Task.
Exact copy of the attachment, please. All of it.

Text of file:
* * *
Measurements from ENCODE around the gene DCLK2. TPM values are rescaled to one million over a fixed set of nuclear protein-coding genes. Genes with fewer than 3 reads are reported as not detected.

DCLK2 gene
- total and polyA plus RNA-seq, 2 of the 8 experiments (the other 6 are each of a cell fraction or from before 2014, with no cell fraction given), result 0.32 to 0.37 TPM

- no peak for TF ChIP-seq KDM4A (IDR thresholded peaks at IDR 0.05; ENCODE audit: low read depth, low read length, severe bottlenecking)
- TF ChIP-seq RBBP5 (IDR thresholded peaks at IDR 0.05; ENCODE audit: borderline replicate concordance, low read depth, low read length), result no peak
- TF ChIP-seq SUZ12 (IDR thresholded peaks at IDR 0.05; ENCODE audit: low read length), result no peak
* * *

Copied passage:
Measurements from ENCODE around the gene DCLK2. TPM values are rescaled to one million over a fixed set of nuclear protein-coding genes. Genes with fewer than 3 reads are reported as not detected.

DCLK2 gene
- total and polyA plus RNA-seq, 2 of the 8 experiments (the other 6 are each of a cell fraction or from before 2014, with no cell fraction given), result 0.32 to 0.37 TPM

- no peak for TF ChIP-seq KDM4A (IDR thresholded peaks at IDR 0.05; ENCODE audit: low read depth, low read length, severe bottlenecking)
- TF ChIP-seq RBBP5 (IDR thresholded peaks at IDR 0.05; ENCODE audit: borderline replicate concordance, low read depth, low read length), result no peak
- TF ChIP-seq SUZ12 (IDR thresholded peaks at IDR 0.05; ENCODE audit: low read length), result no peak